79 important for detecting missing files; see below.
80 $ monotone --db=new.db db check 2>&1 | tee db-check.log
81 7) look at db-check.log, and if any files were missing, note down
82 their SHA1's, find the files, and load them into the database
83 with "fload".
84 $ monotone --db=new.db fload <missing-file
85 after doing this, run 'db check' again, until you get a clean
86 bill of health. (if you see problems other than missing files
87 and incomplete manifests/incomplete revisions, then there's
88 something more gone wrong, and you might want to ask the list at
90 8) put the new database somewhere where people can netsync to it.
91 (either by putting it there directly, or by creating a new
92 database on your server and pushing to it.)
93 9) tell everyone to create a new, empty database, and pull from your
94 server. (make sure they remember to copy their private keys over
95 from their old database, using 'monotone privkey' and 'monotone
96 read'.)
98missing files
101unfortunately, monotone 0.16 had a bug that may have led to loss of
102data under certain, rare, circumstances. the bug is that, 0.16's
103"rebuild" (and probably "changesetify") commands incorrectly
104constructed root revisions. as a result, if you had any files that
105were in the initial import of your project, and then later deleted,
106without having had any changes made in between, then those files were
107invisible to netsync, and not transferred by "push", "pull", or
108"sync". therefore, if you rebuilt your database at the 0.16 release,
109and then pulled everything into a new database and deleted the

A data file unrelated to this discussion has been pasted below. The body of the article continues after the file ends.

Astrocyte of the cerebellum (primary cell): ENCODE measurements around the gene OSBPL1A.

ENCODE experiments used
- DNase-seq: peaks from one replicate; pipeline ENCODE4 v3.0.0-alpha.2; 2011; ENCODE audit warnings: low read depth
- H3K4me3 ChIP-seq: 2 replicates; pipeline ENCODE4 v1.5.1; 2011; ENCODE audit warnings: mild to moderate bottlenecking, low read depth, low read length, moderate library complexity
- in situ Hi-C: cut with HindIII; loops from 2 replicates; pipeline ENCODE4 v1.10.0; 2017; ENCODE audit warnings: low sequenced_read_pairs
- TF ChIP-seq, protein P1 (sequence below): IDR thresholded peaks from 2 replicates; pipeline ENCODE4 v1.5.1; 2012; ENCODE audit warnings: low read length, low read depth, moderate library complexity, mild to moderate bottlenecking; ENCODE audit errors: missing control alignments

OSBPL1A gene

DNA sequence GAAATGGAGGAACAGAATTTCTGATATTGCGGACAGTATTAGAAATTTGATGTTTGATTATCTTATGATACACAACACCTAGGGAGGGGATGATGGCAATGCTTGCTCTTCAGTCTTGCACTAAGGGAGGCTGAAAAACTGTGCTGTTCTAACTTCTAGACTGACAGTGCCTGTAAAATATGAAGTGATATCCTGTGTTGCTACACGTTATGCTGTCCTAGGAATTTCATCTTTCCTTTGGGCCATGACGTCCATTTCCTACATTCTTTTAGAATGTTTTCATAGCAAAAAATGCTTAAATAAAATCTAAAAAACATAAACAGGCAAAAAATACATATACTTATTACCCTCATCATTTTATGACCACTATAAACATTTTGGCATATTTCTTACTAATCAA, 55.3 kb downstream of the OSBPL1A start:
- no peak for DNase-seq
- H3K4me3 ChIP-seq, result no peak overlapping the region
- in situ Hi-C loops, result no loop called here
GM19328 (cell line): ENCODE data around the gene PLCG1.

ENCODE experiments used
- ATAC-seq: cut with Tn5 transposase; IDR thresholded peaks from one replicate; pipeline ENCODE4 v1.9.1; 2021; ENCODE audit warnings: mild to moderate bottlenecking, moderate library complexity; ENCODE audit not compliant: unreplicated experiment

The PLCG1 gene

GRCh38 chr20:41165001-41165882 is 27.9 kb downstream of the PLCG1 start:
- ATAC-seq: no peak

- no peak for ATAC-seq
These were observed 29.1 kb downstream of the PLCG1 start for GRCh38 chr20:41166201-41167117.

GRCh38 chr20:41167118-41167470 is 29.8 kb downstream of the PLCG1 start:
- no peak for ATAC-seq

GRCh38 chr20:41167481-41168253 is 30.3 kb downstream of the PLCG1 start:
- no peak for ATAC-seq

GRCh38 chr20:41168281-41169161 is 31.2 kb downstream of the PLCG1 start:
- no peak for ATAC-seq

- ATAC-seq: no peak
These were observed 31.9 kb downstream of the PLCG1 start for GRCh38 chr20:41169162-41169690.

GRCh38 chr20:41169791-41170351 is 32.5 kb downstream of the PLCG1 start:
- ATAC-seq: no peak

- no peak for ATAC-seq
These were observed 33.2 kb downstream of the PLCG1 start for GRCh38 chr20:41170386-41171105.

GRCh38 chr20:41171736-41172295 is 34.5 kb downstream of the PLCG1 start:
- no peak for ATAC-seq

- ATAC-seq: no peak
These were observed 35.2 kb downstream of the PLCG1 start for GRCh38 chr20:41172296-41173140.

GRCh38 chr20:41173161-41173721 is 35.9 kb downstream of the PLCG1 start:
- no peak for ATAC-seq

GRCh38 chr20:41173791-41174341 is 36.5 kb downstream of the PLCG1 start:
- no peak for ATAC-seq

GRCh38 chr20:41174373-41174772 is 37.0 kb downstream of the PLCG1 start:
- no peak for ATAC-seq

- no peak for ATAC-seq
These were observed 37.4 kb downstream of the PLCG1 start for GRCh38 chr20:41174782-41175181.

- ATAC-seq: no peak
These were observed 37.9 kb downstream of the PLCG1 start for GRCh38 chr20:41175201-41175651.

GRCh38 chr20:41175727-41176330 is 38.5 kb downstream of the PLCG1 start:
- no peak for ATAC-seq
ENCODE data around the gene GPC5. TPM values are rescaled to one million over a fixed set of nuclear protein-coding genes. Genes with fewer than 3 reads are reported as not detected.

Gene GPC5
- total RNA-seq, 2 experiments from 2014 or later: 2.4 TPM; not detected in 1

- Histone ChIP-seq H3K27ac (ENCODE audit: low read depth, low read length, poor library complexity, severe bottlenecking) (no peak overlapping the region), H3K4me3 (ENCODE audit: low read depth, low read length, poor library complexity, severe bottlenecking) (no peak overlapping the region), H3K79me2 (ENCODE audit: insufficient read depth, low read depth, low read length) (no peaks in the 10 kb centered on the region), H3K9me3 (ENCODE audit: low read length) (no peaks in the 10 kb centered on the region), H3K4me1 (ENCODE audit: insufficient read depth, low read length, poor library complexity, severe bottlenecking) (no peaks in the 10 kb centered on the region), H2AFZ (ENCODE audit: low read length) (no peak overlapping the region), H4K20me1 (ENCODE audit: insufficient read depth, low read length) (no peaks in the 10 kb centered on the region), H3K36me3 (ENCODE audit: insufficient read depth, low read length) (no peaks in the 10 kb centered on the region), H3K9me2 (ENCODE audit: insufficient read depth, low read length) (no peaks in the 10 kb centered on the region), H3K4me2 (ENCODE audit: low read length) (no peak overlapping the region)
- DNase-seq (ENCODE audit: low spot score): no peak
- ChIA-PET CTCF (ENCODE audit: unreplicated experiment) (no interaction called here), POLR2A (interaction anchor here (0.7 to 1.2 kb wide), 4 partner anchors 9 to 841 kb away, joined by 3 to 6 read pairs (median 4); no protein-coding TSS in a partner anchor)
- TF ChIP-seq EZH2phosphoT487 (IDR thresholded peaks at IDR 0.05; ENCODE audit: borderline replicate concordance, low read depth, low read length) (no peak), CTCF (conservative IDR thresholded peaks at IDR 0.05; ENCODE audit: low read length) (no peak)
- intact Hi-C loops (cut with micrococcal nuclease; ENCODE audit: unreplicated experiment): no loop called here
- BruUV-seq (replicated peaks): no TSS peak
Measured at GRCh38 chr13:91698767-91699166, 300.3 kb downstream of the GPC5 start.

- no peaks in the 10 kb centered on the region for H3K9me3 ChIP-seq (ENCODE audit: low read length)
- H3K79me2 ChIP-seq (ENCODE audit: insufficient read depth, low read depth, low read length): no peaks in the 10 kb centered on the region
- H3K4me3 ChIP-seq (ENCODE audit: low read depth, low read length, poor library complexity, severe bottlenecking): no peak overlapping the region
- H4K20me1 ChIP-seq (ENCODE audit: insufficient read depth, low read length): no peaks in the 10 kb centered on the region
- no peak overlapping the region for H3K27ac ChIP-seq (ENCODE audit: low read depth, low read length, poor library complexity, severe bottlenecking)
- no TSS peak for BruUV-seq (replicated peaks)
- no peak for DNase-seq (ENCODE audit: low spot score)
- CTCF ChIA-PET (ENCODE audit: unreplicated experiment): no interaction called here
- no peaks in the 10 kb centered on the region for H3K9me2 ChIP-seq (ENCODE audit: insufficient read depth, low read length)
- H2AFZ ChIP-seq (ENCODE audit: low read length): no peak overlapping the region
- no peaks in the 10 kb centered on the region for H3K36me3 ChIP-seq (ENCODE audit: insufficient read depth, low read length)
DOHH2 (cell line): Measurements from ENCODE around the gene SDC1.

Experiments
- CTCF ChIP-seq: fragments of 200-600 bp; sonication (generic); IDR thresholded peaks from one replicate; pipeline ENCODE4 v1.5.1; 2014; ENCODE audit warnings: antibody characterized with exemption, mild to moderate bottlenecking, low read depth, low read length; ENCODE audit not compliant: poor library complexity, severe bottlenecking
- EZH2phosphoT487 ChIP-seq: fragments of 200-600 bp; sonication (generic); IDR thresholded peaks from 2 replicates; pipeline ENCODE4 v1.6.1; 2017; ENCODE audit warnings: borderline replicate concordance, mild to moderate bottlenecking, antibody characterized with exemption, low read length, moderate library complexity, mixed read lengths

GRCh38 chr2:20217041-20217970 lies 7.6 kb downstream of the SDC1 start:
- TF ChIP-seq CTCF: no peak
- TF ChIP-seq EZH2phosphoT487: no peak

110original database, monotone has lost its record of those files's
111contents; if you attempted to check out a revision containing them you
112would get an assertion error.
114hopefully this should be a rare enough problem that most people don't
115run into it. the new 'db check' command detects this problem (indeed,
116it's how it was discovered in the first place), so it should be easy
117to find out whether you have it or not. if you _do_ have it, you need
118to find those missing files, and tell monotone about them. this is
119straightforward, though it may be tricky -- basically, 'db check' will
120tell you the SHA1's of the missing data. you need to find files that
121have those SHA1's, and load them into your master database. (that
122would be the database that you just ran 'db rebuild', as above.)
124some places to look:
125 -- old releases of your software
126 -- old copies of your monotone database (e.g., if you still have
127 pre-changesetify backups of it)
128 'cat file <SHA1>' is the useful command here
129 -- the database that you originally ran 'rebuild' or 'changesetify'
130 in, back at the 0.16 release. since the problem only affects
131 netsync, your initial database should be fine
133getting the manifest of your initial revision may also be helpful,
134since you can grep it to find the filenames of the missing files. you
135can do this by examining the output of 'cat revision <revision id>',
136and then running 'cat manifest <manifest id>'.
138once you've found the files, load them into your database with
139'fload', e.g.:
140 $ monotone --db=new.db fload <a-found-file
142if you cannot find the relevant files anywhere, then there's a more
143serious problem; your history is not fully reconstructible, and you
144won't be able to use it with 0.17, because the bug is now fixed. it
145should still be possible to reconstruct all revisions after the
146offending files were deleted, but this requires some code that doesn't
147currently exist; if you actually are in this state, please email
148<> and we'll work something out.
150in the future, the more rigorous checking monotone now does should
151prevent problems like this from arising; in case you're nervous,
152though, you can always run 'db check' to check for problems.